Husband and wife team R. Christopher & TaNisha Prater and their business partner Jessica Glen, all started out in different professions before their foray into entrepreneurship. Their backgrounds, ranging from healthcare to hospitality, led to feelings of discontentment as they were ready to embark on something new. Their joint venture THRIFT on the AVE solved that problem, providing them a new, exciting career and offering thrifty Detroiters a nontraditional, upscale resale experience.
Name: R. Christopher Prater, TaNisha Prater & Jessica Glen (Not pictured)
Venture: THRIFT On The AVE
Detroit Since: Native Detroiters (12 Years in Atlanta, Been home for 3 years)
How did you start out in your career?
I (Christopher) began my professional career in the hospitality field with a specialization in hotel restaurant management. I moved into the electronic payments industry where I owned my own merchant services company. TaNisha’s spent the last decade in the public health sector. Jessica graduated from U of M, and was a midwife that specialized in women and children’s health services.
Photography by Khaaliq Thomas
Tell us about your business venture.
THRIFT on the AVE is a unique model that blends traditional consignment, with the upscale curated resale.
How did you come up with the idea for your business?
We began as a pop up shop along Livernois Ave with Revolve Detroit back in September 2013. We wanted to offer the market an enhanced version of resale. The finest appointments, in a clean, well maintained environment that is in line with what you would expect from any high end retailer, except with affordable pricing. We moved from Livernois, which is the original “Ave” to Cass Ave in December 2013.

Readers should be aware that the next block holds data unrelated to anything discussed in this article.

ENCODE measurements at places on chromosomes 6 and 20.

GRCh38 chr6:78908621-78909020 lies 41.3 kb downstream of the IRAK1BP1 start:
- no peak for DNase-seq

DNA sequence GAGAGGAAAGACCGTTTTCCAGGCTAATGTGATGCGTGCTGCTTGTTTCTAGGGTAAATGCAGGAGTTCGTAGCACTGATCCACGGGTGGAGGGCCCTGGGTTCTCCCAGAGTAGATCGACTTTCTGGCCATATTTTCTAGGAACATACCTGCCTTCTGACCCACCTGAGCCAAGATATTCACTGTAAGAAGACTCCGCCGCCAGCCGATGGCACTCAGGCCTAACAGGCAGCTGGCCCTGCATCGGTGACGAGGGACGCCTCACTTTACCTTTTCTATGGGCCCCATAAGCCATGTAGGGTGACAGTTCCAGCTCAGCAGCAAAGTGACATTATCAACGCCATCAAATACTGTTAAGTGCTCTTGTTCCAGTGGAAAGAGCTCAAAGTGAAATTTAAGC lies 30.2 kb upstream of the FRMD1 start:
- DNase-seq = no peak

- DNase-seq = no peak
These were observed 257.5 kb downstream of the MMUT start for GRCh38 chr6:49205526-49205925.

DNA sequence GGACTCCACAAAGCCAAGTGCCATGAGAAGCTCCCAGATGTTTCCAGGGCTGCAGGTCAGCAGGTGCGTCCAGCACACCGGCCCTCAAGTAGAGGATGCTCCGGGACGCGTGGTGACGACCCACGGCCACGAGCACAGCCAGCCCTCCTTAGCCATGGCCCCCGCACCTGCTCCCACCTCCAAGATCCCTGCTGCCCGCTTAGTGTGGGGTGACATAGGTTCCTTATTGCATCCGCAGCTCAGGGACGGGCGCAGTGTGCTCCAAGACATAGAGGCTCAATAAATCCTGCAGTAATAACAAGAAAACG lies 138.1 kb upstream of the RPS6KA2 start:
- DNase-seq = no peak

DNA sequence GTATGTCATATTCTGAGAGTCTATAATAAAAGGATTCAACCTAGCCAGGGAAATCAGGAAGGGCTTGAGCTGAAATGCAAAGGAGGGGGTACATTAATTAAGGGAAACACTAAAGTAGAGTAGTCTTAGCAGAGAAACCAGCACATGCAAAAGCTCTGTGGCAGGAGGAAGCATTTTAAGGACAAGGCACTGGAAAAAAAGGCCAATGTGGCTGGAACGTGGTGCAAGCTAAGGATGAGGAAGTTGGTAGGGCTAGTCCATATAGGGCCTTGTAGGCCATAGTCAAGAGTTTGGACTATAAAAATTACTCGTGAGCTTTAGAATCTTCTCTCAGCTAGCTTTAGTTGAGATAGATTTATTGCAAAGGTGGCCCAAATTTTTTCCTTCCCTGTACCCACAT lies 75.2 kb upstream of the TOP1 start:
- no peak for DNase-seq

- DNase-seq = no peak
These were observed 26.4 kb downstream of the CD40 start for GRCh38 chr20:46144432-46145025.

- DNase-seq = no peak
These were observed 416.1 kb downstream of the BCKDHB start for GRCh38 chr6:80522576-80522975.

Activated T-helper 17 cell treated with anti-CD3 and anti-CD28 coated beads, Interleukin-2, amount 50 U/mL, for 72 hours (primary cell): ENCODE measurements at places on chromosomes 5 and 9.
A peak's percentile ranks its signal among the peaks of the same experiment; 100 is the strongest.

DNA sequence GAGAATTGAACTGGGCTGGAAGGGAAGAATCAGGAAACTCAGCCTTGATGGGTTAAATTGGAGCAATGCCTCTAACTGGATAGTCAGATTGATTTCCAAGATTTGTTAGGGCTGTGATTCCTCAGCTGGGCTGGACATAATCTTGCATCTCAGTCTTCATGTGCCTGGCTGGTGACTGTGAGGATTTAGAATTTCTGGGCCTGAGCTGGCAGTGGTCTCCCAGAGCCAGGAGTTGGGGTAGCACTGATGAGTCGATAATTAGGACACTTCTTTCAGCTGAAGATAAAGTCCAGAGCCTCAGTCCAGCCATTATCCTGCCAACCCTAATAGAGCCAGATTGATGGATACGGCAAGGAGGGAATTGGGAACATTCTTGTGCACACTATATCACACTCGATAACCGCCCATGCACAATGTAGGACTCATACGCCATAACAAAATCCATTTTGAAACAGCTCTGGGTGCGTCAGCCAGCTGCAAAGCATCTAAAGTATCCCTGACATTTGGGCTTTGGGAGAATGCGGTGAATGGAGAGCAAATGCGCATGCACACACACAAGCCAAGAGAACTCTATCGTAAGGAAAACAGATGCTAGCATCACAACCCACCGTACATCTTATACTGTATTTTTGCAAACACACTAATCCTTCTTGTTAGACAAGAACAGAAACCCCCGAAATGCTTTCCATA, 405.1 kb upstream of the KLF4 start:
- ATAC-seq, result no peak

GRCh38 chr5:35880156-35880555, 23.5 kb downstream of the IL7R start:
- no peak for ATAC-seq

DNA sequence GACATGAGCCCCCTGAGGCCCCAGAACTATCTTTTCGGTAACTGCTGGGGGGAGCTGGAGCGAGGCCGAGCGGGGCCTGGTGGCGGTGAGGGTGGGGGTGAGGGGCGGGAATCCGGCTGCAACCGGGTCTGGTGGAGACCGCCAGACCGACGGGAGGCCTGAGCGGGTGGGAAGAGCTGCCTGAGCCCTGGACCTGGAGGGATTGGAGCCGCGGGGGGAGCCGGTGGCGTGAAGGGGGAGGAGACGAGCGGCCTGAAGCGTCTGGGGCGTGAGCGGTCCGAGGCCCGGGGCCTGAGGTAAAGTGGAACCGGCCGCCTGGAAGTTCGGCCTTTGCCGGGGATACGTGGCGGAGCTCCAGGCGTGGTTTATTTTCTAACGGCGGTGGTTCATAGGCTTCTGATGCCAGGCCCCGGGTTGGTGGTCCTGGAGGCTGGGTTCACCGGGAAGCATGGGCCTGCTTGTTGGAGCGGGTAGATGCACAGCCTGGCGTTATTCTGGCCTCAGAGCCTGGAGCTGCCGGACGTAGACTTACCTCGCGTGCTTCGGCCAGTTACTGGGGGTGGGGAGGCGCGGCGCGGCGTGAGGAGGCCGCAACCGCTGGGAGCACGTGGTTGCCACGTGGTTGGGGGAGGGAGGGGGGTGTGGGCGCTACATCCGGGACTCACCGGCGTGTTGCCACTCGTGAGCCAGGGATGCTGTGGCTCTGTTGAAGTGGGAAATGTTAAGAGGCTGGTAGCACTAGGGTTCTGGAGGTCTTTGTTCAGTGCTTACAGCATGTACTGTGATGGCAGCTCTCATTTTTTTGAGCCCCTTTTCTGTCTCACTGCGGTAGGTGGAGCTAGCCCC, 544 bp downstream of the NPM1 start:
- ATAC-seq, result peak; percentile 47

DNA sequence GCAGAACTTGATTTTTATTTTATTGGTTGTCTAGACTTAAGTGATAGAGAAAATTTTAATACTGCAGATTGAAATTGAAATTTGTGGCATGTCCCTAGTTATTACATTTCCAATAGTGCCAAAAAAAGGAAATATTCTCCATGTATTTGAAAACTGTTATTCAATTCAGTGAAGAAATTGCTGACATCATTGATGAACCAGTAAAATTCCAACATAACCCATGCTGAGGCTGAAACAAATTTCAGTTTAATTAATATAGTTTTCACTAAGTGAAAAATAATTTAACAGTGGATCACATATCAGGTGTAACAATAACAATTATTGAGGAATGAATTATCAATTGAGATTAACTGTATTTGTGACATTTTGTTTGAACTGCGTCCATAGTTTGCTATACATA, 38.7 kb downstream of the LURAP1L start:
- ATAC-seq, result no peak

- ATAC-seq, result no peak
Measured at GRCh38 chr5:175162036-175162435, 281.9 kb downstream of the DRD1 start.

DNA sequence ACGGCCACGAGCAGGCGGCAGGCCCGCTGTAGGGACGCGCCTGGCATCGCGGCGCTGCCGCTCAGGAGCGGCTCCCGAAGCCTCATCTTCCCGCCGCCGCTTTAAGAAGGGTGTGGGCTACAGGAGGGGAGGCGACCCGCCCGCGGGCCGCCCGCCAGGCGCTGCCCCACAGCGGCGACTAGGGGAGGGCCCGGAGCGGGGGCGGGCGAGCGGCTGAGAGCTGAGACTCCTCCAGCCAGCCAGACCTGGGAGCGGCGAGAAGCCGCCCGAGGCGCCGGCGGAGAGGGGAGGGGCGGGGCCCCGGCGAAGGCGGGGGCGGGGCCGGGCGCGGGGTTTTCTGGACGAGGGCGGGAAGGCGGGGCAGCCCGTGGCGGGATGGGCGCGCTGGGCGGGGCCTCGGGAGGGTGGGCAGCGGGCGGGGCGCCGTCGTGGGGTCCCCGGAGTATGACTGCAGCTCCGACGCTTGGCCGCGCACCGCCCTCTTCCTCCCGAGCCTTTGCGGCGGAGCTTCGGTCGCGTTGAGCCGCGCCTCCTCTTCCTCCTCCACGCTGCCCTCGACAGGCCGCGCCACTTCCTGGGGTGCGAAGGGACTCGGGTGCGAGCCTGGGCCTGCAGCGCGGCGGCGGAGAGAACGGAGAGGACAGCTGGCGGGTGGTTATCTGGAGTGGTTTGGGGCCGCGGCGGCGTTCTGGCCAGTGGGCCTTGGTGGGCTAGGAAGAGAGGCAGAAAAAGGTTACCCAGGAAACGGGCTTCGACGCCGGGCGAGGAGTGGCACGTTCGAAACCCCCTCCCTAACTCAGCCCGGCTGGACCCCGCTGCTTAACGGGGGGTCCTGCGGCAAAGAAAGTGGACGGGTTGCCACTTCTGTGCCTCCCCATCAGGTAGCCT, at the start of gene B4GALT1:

When did you first realize you wanted to become an entrepreneur?
We have always had the entrepreneur spirit. It comes from a feeling of discontentment with the status quo. Business is simple. Find a problem and solve it. We saw that thrift and resale stores weren’t always befitting and reflect the appointments that the new thrifter and resale shopper expect. Shopping resale is no longer a matter of economics. Our consumers shop resale because they recognize the virtues of a thrifty lifestyle and appreciate high quality and not because they can’t afford retail. Because the market serves essentially the same customer, we felt that our store should function no different that a traditional retailer. So in a sense we’re not entrepreneurs, we’re problem solvers.
What advice can you give to young people looking to open up retail business?
This may sound like a Nike commercial, but seriously Just Do It! Some many times we are our own dream killers. Nobody can tell us that we can’t like our own minds can. Yes, be sober, be calculated, be measured, well studied. Couple that up with some brevity and just do it. The worst thing that could happen is that you fail. Provided that you view that as a failure. The reality is that you are in a perpetual state of learning, so you never really fail.